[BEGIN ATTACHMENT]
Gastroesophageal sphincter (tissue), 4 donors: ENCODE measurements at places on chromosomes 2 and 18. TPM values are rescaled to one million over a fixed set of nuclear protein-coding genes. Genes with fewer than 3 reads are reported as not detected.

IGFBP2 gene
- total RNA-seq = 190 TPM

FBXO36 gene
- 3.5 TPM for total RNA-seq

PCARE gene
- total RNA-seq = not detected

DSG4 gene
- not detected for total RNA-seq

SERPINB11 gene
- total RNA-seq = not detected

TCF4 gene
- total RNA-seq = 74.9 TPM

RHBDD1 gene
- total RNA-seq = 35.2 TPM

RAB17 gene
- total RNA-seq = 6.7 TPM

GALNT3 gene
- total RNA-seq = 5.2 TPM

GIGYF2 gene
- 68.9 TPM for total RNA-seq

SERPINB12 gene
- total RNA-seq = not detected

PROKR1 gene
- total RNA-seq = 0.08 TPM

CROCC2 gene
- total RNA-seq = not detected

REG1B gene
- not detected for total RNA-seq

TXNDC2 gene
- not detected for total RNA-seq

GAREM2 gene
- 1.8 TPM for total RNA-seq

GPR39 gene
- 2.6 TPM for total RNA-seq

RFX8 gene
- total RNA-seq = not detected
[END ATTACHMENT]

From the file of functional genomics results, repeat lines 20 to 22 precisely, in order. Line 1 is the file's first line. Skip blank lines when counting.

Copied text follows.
GIGYF2 gene
- 68.9 TPM for total RNA-seq

SERPINB12 gene